My real problem with free schools is it is yet another means by which to dumb down education. Primary education is often seen as inferior to secondary, as though teachers of older children are more skilled and better educated. This is far from accurate – teaching is a graduate profession, and in most cases, only an upper second class degree will get you through the door to interview. We spend years training, and every day of our working lives continuing to adapt to the needs of our pupils. If I were to go on a first aid course, I wouldn’t think I were qualified to perform surgery, so why do parents think that having had a child is sufficient qualification to run a school?

Payment-by-results is not a realistic part of the education system, nor should it be. Achieving targets in terms of levels reached is only one measure of success. Academic success is only one part of a child’s education. The value of the social, emotional and personal skills and attributes we teach our children is by far the bigger component. I’m far prouder of a class who, by the end of the year, have learnt kindness and consideration of other peoples’ feelings than ‘beating’ a colleague by getting better results. If external agencies are allowed to take control of schools, how can we ensure the quality of the education we deliver to our children. What about the children with a statement for special educational needs? They are never likely to reach the national average standard in a year, yet when they eventually learn to write their name after months of trying, they deserve every bit as much praise as a child who reaches the national average.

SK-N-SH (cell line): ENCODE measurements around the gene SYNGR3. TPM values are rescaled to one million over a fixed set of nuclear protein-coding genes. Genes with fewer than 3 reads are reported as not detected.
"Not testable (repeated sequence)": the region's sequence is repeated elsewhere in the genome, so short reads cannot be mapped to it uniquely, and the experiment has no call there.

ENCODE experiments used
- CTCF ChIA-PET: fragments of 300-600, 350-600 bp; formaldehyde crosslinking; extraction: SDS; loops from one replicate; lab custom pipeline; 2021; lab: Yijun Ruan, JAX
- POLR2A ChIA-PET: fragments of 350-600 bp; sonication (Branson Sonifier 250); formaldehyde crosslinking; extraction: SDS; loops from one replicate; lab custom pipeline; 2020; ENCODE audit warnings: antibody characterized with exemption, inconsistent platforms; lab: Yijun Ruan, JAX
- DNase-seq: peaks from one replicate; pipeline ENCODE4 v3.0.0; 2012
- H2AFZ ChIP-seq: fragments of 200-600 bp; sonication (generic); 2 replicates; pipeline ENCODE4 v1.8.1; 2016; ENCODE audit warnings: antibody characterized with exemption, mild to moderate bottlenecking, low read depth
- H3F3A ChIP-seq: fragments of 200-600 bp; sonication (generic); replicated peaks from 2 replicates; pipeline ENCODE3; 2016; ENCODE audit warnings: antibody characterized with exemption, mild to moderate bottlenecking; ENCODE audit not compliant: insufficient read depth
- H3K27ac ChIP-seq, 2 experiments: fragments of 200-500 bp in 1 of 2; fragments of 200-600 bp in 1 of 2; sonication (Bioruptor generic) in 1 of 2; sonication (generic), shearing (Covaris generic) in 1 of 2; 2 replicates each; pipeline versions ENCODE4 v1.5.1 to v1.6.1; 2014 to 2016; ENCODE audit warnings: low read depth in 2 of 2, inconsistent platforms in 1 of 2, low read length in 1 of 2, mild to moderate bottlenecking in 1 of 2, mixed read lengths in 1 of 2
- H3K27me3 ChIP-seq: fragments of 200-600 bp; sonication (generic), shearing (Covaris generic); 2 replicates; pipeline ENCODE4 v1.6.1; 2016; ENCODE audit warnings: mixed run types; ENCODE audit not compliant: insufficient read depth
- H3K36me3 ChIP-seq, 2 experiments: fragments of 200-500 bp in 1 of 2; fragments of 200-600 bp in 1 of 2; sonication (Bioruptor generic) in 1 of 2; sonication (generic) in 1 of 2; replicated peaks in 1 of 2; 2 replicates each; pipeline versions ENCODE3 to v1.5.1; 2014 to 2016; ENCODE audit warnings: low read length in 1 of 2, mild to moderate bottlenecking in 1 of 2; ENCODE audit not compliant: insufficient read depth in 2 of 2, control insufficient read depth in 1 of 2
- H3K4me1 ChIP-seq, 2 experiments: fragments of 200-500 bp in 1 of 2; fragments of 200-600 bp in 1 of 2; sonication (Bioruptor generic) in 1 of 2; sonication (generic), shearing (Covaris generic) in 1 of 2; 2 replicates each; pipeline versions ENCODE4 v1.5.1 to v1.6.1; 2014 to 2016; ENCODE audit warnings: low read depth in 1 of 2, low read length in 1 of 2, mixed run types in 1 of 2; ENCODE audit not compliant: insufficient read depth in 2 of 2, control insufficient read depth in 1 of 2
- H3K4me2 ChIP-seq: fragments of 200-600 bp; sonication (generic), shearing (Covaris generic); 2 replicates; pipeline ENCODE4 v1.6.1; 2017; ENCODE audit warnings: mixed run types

The theory behind free schools is entirely reasonable and justifiable. We have a duty now to ensure that each application should be considered upon its individual merit, and it should be made explicit that to be given the go-ahead, they have to prove the quality of education can be delivered, with the needs of the pupils at its heart, not the business or university supporting it. Yes, there are several issues with the national curriculum in its current form, yet until we have convincing evidence that free schools can deliver the best possible start in life to our children, I remain to be convinced.